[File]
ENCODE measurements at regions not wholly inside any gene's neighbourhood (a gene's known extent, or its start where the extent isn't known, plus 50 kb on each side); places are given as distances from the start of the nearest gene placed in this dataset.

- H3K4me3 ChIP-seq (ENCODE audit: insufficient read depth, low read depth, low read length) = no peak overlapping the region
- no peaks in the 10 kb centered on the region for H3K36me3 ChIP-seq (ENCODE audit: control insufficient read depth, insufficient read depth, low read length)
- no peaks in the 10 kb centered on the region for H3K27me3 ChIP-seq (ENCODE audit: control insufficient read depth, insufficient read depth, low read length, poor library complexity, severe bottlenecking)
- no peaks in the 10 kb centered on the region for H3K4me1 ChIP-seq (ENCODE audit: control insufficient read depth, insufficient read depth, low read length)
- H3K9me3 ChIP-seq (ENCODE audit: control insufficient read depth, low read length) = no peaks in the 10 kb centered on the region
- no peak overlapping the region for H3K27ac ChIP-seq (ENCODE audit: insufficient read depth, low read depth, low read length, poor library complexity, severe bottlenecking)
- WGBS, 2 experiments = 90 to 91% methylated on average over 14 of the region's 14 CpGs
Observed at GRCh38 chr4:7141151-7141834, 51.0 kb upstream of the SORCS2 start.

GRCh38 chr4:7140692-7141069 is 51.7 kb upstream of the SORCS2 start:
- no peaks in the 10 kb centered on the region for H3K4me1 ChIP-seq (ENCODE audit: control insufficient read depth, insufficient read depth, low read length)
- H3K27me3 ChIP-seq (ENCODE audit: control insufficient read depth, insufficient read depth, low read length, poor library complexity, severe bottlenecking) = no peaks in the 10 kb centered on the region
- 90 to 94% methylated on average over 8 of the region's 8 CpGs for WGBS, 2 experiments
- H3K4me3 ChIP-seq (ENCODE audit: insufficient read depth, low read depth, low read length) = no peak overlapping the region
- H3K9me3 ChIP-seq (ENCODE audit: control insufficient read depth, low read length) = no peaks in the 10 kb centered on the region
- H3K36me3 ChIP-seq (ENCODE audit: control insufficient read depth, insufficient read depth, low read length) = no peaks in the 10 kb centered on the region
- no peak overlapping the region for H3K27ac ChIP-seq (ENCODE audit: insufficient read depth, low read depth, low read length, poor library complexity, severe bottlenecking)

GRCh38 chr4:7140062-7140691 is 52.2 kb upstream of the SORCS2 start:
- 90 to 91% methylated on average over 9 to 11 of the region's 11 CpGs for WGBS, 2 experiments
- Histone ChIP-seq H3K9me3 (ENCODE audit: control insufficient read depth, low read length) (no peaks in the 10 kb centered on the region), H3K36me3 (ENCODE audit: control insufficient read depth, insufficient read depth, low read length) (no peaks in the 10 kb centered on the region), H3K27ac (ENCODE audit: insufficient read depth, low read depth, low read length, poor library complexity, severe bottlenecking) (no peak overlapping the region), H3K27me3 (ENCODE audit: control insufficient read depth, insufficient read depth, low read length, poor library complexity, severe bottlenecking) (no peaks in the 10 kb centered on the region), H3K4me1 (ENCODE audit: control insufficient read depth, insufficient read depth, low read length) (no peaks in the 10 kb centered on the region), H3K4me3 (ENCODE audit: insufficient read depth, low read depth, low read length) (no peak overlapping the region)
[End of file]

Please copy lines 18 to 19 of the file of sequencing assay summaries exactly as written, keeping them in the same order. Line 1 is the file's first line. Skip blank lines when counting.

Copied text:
GRCh38 chr4:7140062-7140691 is 52.2 kb upstream of the SORCS2 start:
- 90 to 91% methylated on average over 9 to 11 of the region's 11 CpGs for WGBS, 2 experiments